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OP-ED | Leaving On A Sour Note

by Sarah Darer Littman | Jul 1, 2011 4:17pm
(8) Comments | Commenting has expired
Posted to: Campaign Finance, Election 2010, Opinion

If I were outgoing state GOP Chairman Chris Healy and my state had been a glaring outlier in the Red Tide of voter discontent in 2010, I would have spent my remaining days in office engaging in introspection as to the cause, and working with my State Central colleagues to ensure a smooth transition for the next chairman so things go better in 2012.

Instead, he chose to spend his time filing a complaint against the Connecticut Working Families Party, claiming, “The Working Families Party has been long known to be a hollow organization which merely exists to prop up Democrats by funneling money to liberal candidates.”

Well, actually no, Chris, it is not. Like thousands of other Connecticut residents, in 2010 I voted on the Working Families Party line because WFP spoke to the issues I care about most, and I wanted the candidates who won to know that. Gov. Dannel P. Malloy owes his victory to the 26,000 votes he received on the Working Families Party line. Without voters like me, Malloy would have been the also-ran in a resounding Foley victory.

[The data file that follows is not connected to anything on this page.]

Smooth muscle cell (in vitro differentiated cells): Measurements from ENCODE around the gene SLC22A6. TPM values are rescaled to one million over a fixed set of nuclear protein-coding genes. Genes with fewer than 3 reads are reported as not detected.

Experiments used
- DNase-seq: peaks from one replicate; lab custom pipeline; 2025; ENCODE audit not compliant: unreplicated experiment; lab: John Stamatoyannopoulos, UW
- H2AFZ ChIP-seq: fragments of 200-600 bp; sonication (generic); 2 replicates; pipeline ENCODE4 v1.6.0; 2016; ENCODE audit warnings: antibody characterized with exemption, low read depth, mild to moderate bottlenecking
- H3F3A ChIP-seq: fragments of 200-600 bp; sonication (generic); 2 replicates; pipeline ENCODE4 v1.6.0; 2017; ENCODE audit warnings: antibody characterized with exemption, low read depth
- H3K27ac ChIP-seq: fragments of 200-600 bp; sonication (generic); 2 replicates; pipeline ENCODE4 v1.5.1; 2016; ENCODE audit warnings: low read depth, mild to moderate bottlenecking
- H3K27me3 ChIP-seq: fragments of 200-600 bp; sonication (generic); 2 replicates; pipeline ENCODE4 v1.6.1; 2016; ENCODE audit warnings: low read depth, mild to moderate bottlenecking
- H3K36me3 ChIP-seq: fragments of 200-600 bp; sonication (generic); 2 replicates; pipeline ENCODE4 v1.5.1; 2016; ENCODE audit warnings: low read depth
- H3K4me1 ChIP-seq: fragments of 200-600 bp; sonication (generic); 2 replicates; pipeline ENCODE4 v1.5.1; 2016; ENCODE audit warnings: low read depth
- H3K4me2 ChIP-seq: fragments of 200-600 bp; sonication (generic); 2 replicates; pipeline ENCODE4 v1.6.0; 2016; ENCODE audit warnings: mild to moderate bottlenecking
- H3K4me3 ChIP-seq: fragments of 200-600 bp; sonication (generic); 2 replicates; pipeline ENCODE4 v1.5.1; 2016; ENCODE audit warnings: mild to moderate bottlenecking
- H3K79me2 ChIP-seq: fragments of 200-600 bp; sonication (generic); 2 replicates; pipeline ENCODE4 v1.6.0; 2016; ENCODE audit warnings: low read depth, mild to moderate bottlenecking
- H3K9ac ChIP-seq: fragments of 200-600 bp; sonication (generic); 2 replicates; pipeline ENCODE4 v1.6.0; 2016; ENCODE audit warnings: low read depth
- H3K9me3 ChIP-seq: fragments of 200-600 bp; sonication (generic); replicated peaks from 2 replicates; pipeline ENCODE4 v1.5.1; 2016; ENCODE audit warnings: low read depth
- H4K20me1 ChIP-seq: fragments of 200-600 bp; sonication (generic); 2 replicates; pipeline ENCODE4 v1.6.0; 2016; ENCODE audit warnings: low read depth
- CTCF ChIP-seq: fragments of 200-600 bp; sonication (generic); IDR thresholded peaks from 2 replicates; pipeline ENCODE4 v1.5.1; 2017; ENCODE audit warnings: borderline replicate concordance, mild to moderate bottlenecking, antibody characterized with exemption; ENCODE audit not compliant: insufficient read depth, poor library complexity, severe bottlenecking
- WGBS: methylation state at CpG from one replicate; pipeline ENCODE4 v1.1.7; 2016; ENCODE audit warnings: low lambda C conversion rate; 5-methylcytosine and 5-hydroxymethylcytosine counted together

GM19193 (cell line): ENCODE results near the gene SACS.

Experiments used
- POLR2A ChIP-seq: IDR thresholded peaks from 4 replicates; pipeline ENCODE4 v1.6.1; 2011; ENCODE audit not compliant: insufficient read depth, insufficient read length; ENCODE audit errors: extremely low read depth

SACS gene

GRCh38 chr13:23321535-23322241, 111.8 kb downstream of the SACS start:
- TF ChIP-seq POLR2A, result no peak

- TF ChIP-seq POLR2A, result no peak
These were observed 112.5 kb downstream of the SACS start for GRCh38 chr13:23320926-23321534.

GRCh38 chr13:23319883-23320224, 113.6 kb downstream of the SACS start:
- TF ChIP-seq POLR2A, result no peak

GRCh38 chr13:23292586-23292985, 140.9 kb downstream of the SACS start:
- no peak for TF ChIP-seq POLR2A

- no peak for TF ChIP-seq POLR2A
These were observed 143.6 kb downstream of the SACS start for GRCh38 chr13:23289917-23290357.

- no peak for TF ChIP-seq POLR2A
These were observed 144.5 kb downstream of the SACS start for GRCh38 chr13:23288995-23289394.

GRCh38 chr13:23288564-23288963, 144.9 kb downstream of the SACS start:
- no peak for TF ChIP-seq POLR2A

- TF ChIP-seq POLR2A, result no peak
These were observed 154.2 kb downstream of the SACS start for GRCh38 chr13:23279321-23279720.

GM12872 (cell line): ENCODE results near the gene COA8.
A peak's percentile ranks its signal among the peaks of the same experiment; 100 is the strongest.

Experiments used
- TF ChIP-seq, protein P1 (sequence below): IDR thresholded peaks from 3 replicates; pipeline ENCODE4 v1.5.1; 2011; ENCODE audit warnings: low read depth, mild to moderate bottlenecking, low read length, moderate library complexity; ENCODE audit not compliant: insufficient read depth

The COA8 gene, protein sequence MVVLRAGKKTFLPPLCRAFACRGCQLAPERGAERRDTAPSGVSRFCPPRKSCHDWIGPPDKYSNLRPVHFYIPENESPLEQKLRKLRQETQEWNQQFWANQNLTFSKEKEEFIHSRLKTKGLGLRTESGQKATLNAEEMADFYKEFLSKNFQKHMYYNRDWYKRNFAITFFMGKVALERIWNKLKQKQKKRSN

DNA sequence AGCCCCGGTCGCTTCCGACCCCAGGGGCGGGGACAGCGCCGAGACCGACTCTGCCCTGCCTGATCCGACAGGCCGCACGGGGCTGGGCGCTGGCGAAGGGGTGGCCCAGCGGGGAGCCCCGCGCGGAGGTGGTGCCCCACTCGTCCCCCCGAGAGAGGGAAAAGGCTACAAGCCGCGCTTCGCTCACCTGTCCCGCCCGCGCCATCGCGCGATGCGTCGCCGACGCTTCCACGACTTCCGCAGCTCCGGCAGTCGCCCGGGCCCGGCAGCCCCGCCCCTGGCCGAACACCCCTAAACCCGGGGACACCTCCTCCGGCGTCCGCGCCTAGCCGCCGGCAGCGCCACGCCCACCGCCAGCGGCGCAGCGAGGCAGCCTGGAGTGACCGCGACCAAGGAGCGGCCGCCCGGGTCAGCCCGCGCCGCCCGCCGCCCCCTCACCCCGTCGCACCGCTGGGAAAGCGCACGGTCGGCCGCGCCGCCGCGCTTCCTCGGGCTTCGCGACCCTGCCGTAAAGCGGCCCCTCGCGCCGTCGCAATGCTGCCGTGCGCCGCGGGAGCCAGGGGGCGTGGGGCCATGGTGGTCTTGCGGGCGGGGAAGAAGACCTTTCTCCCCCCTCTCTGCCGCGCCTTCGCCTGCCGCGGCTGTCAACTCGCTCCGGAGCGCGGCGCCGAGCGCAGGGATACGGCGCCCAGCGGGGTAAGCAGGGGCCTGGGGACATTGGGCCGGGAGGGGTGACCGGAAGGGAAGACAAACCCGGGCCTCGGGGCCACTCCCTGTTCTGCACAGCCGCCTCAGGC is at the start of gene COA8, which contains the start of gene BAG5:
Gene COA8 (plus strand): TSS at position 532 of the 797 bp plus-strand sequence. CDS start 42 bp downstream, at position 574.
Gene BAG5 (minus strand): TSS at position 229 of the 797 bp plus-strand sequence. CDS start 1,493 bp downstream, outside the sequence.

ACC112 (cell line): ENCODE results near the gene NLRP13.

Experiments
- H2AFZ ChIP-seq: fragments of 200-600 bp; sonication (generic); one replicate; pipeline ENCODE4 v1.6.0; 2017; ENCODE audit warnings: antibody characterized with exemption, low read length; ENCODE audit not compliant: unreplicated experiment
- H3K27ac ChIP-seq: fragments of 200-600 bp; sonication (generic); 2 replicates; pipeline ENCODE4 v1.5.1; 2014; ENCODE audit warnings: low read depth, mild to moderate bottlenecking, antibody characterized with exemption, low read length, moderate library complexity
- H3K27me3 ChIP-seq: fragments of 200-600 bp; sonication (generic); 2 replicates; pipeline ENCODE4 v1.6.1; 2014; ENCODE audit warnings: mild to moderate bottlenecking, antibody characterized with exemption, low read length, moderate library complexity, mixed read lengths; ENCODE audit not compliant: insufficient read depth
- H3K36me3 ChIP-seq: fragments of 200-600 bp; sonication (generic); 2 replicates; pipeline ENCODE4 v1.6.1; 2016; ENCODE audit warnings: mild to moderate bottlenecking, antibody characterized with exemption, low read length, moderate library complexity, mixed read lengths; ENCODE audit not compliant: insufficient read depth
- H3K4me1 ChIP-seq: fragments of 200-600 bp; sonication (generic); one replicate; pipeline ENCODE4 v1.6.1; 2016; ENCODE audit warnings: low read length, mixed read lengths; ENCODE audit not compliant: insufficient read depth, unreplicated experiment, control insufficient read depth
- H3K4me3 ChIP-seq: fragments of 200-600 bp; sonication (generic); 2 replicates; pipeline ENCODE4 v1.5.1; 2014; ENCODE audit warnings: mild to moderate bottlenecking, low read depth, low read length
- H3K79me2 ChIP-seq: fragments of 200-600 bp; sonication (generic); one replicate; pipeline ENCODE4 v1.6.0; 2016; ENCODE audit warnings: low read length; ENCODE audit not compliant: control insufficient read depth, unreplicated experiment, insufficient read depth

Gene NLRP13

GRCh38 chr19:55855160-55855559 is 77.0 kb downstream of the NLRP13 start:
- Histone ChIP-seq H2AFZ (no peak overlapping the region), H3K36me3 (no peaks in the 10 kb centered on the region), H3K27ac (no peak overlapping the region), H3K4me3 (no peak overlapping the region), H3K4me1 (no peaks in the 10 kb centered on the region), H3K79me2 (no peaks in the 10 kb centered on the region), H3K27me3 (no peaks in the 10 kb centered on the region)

In 2010, the Working Families Party endorsed 93 candidates in the state — mostly Democrats, although there was the occasional Republican and independent. But that’s not because WFP is a “hollow organization to prop up Democrats.” It’s because the candidates they endorsed were responsive to the issues important to CT voters like me, who aren’t confident that the leaderships of the two traditional parties will remain committed to those issues once voted into office — or in the case of the GOP, even commit to them in the first place. Take healthcare for example, which as a self-employed small businesswoman facing costs rising far above the rate of inflation while I have to fight my insurer for the services I pay for, not to mention the ever-present threat of rescission, was my number one issue in the last election.